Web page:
Cirrus Design is to certificate and deliver the first SR22 light single, a more powerful derivative of the popular SR20, by the end of the year.


The Minnesota-based company, which displayed the prototype SR22 at the Aircraft Owners and Pilots Association (AOPA) meeting in Long Beach, California, 20-22 October, says manufacture of the first production aircraft is underway at its Duluth site.

The company had already logged 178 orders for the SR22 as the show began, and expected to see the backlog grow to 200 by the end of the month. The aircraft will be built on a parallel assembly line to the SR20, for which Cirrus has orders for 459 and has delivered 75, 16 of which have been handed over to European operators.

Production of SR20s is set at three per week, but new tooling will enable this to increase to one per day in December: "By the end of 2001, we hope to be at two or three times that rate," says Cirrus sales support director, Ian Bentley.

The new aircraft is fitted with a 230kW (310hp) Teledyne Continental IO-550-N engine in place of the SR20's 200hp IO-360-ES powerplant. "We have had to do a major wing re-design to accommodate more fuel [300litres (81 USgal) versus 210 litres in the SR20] and to handle the higher gross weight which is increased by 230kg to 1,545kg (3,400lb)," says Bentley. That, in turn, leads to higher strength landing gear and a 1m (3ft) wider wing span." Wing span now measures 11.7m. "Aerodynamically it is the same shape, but it has a heavier spar and provides better low-speed support and high-altitude cruise," he adds.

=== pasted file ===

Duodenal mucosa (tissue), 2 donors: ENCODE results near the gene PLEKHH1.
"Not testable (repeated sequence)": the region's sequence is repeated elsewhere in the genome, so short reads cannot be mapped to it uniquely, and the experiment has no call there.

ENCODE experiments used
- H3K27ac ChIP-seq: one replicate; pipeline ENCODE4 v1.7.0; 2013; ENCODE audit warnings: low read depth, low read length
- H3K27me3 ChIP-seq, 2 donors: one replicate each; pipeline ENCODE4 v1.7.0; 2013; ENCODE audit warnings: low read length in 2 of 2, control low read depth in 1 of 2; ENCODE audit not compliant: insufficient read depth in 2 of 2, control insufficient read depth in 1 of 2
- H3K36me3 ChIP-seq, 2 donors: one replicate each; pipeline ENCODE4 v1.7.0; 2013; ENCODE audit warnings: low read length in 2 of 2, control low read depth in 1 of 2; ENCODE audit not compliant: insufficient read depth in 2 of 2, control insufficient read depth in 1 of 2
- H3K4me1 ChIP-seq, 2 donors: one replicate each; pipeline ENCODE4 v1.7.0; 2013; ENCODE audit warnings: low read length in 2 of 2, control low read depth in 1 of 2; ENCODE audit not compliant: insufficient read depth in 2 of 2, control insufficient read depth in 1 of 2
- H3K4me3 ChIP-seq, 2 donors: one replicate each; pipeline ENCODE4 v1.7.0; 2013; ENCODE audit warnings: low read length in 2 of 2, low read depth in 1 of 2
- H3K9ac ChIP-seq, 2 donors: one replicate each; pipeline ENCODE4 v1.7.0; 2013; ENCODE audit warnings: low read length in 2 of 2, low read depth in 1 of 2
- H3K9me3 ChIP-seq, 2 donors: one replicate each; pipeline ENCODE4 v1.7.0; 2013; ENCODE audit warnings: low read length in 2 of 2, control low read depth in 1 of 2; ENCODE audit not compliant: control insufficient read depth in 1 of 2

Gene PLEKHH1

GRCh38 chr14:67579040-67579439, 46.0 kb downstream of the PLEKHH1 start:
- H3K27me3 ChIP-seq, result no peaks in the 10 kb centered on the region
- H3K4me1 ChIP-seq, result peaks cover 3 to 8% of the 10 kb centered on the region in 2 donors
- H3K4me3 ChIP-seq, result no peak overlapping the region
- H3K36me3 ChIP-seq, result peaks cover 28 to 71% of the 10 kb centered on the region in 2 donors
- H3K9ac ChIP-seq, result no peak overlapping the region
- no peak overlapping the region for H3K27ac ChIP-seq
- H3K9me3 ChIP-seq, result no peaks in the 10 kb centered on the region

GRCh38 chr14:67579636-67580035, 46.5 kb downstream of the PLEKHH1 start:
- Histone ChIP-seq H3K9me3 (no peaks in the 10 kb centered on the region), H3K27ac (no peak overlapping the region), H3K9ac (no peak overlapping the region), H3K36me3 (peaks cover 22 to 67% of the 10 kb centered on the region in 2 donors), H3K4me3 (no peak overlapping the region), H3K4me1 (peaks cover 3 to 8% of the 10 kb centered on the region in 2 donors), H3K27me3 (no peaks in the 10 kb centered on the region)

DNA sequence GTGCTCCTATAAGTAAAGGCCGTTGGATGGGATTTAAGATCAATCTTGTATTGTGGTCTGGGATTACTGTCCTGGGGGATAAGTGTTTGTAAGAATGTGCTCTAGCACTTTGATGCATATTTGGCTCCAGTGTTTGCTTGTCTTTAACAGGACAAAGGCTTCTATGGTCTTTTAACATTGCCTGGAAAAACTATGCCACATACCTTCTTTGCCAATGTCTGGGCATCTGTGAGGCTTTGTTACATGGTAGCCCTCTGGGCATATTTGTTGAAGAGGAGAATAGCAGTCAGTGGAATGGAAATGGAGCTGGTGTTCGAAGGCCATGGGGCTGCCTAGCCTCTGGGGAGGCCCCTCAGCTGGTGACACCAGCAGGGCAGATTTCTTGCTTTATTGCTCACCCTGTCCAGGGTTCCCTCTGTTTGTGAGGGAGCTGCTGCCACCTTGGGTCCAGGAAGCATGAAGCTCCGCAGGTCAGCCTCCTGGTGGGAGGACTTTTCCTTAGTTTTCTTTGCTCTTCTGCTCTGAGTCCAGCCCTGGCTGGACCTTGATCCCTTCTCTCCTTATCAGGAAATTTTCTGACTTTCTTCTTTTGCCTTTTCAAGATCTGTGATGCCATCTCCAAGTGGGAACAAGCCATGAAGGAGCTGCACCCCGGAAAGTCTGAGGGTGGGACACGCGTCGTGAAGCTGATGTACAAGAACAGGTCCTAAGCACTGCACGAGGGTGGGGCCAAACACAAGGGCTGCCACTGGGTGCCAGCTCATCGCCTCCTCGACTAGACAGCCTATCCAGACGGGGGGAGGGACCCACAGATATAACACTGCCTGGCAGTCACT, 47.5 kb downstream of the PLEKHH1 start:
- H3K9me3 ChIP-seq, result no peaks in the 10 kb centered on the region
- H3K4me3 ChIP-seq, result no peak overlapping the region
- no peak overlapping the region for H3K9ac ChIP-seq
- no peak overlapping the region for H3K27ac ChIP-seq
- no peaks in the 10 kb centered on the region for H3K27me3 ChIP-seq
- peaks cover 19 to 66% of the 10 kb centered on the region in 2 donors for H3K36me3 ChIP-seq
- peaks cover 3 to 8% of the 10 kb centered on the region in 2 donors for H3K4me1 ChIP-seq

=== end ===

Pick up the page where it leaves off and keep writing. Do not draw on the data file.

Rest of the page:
Cruise speed increases to180kt (333km/h) at 75% power at 8,000ft (2,440m), versus 160kt for the SR20 under the same conditions. The SR22 will climb at up to 1,300ft/min (7m/s), against 920ft/ min for the original aircraft. The extra fuel and bigger wing also gives the SR22 extended range and payload capabilities. "It has a maximum useful load of 520kg and can cruise for 1,500km (800nm) at 180kt, or for more than 2,800km at slower speeds and higher altitudes," says Bentley.

Cirrus is also fitting out the aircraft with an all-electric dual alternator, dual battery system rather than the traditional vacuum system. "It's what we call a robust electrical system, and it will support a full glass cockpit," he says.

The $276,600 basic SR22 will feature a Garmin GNS 430 colour global positioning system, a GNS 420 GPS and communications system, an electric horizontal situational (EHSI) indicator and an S-TEC/Meggitt System FiftyX autopilot. For $294,700, the aircraft can be equipped with the more advanced S-TEC/Meggitt System Fifty FiveX autopilot, dual Garmin GNS 430s, altitude pre-select and a Sandel 3308 EHSI.

Source: Flight International